Area definition same. This time we need to express r in terms of s.

$$darea = 2\pi . r. ds$$

$$sin(angle) = r /s $$ $$r = s. sin(angle) $$

Replace r in darea, then integrate

$$Area = 2\pi. sin(angle) \int_0^ S s. ds$$

$$Area = 2\pi. sin(angle) (( \frac{1}{2} S^2)-(\frac{1}{2} (0)) $$

$$Area = \pi.sin(angle) S^2$$

Get rid of the sin term and can you believe, once again the same result as the rest of the world.

$$Area = \pi. S. R$$

I love maths.

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Democritus of Abdera, the ancient philosopher of Greece, reasoned over two thousand years ago, in verity there are only 'atoms and void'. He argued, "If a cut were made through a cone parallel to its base, how should we conceive of the two opposing surfaces which the cut has produced - as equal or as unequal? If they are unequal, that would imply (the lateral side of) a cone is composed of many breaks and protrusions like steps. On the other hand if they are equal, that would imply that two adjacent intersecting planes are equal, which would mean a right cone, being made up of equal rather than unequal circles, must have the same appearance as a cylinder; which is utterly absurd."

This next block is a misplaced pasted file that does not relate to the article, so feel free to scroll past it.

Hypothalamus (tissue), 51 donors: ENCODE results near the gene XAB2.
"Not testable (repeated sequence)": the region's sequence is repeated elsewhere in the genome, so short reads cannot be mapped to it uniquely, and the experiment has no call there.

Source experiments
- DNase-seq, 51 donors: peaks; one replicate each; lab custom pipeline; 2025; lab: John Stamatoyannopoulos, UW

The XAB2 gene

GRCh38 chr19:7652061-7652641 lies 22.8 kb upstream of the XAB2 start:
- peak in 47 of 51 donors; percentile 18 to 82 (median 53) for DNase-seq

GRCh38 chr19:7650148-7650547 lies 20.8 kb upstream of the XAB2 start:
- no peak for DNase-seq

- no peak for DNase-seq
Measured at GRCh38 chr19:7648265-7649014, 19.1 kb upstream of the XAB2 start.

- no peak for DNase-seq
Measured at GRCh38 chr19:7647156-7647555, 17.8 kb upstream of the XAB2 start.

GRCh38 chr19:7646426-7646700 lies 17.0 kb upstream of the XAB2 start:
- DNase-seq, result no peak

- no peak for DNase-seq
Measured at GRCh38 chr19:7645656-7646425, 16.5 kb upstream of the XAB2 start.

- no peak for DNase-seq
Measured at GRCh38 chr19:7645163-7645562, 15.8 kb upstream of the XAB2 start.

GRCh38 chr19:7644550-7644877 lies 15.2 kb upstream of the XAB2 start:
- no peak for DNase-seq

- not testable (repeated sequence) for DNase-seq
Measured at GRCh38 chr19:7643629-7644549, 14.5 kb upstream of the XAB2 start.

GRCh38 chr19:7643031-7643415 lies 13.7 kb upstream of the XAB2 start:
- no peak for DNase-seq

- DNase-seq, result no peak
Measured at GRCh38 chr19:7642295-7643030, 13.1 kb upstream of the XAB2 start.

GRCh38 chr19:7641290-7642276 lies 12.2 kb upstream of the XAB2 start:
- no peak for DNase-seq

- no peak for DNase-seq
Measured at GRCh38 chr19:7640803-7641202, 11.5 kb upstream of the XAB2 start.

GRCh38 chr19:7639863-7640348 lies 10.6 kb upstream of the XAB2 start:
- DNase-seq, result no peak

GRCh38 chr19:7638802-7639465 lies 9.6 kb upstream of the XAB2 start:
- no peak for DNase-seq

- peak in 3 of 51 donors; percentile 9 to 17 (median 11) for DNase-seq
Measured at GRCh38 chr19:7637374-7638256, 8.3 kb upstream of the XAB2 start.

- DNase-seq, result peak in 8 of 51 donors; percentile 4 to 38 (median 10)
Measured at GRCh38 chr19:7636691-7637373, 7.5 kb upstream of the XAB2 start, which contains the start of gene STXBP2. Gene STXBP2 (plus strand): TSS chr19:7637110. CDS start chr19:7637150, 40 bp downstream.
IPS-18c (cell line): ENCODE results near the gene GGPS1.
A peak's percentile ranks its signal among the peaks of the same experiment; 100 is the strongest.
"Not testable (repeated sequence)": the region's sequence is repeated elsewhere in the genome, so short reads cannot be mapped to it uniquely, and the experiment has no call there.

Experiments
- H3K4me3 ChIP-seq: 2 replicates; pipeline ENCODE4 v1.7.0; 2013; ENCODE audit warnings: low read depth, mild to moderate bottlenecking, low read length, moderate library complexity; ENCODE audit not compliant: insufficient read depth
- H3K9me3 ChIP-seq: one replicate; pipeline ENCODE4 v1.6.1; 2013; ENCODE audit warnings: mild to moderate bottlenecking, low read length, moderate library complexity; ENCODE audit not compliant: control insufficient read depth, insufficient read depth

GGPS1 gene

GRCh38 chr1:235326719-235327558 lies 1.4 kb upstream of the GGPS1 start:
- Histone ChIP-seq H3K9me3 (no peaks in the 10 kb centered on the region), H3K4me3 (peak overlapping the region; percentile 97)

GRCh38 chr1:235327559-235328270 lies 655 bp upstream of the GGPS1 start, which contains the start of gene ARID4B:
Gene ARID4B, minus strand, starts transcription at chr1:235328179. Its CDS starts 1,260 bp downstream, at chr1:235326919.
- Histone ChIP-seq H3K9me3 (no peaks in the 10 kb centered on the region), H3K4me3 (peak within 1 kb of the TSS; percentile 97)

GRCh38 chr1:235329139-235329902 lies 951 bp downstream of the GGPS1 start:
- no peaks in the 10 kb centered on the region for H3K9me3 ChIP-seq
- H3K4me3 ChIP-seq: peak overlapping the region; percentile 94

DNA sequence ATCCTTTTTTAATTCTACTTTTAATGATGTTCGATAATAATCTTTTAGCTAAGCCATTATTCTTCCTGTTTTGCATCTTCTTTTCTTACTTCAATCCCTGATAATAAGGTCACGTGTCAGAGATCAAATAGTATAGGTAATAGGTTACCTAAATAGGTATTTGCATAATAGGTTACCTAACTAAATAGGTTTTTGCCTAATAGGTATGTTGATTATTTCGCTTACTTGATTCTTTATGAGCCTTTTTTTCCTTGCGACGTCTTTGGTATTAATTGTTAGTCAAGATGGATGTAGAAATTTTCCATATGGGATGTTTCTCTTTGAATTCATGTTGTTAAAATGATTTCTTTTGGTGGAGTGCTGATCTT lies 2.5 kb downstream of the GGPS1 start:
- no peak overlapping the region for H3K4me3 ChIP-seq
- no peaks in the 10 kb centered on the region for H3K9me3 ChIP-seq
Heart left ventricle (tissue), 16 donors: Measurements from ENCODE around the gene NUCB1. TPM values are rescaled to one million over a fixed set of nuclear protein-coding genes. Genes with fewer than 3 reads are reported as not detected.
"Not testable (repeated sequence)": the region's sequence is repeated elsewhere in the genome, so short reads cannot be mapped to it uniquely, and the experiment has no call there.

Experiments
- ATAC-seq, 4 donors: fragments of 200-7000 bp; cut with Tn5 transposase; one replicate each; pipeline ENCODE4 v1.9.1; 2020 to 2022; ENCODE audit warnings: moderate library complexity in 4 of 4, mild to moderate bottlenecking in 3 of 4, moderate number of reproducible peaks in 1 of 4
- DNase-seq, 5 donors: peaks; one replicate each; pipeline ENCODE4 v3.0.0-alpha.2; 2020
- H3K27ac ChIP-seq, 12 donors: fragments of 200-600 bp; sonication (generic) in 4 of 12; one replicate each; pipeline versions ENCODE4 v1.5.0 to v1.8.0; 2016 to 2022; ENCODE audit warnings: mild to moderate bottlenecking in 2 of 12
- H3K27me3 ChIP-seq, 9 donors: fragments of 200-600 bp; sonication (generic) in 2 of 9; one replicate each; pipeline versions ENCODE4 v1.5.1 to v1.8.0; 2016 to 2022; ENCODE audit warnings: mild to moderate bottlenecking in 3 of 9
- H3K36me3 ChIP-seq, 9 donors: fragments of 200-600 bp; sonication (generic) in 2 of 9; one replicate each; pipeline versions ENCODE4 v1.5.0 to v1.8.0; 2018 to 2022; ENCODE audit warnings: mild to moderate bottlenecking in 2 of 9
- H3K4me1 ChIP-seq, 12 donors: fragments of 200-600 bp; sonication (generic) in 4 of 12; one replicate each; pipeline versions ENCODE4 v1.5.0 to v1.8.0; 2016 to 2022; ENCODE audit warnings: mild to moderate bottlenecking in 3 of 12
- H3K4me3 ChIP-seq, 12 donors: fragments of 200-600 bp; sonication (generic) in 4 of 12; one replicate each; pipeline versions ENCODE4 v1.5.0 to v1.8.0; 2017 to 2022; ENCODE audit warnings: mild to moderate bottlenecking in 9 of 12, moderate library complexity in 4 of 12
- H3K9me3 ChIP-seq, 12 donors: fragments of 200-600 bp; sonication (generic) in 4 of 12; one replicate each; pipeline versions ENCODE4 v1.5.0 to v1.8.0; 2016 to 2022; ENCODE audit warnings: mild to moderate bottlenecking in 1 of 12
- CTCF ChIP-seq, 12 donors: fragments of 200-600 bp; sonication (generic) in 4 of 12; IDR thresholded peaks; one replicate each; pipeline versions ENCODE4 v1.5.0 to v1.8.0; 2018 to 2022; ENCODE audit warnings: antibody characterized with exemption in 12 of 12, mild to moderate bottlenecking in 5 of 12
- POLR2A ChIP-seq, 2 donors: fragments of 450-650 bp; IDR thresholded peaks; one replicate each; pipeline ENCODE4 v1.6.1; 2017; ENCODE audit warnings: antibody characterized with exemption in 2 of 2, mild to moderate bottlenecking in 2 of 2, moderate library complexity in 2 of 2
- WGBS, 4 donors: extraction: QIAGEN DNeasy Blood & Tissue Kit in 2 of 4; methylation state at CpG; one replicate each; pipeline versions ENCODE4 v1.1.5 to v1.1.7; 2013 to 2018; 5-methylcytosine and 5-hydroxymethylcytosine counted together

Consider the following diagram,

enter image description here

By similar triangles, $${H \over S} = {{dy} \over {ds}}$$ Solve for ds, $$ds = {{S(dy)} \over H}$$ The equation of line S, $$y = mx + b$$ where, $$m = - {H \over R}$$ and $$b = H$$ Therefore, $$y = - {H \over R}x + H$$ Next, solve for $x$ $$x = {{ - R(y - H)} \over H}$$ Next, integrate the circles of radii $x$ and thickness differential $ds$ from $y$ = zero to H, so the surface area of a right cone is given by, $$A = 2\pi \int\limits_0^H x ds$$ Substitute $x$ into the integral to get, $$A = 2\pi \int\limits_0^H {{{ - R(y - H)} \over H}} ds$$ Now substitute into the previous equation $$ds = {S \over H}dy$$ To obtain, $$A = 2\pi \int\limits_0^H {{{ - R(y - H)} \over H}} \left( {{S \over H}dy} \right)$$ Cleaning up this equation yields $$A = {{2\pi ( - R)S} \over {{H^2}}}\int\limits_0^H {(y - H)dy} $$ $$A = {{2\pi ( - R)S} \over {{H^2}}}\left[ {{{{y^2}} \over 2} - Hy} \right]_0^H$$ $$A = {{2\pi ( - R)S} \over {{H^2}}}\left[ {{{{H^2}} \over 2} - {H^2}} \right]$$ $$A = {{2\pi ( - R)S} \over {{H^2}}}\left[ {{{{H^2}} \over 2} - {{2{H^2}} \over 2}} \right]$$ $$A = {{2\pi ( - R)S} \over {{H^2}}}\left[ {{{ - {H^2}} \over 2}} \right]$$ $$A = {{2\pi RS} \over {{H^2}}}\left[ {{{{H^2}} \over 2}} \right] = \pi RS$$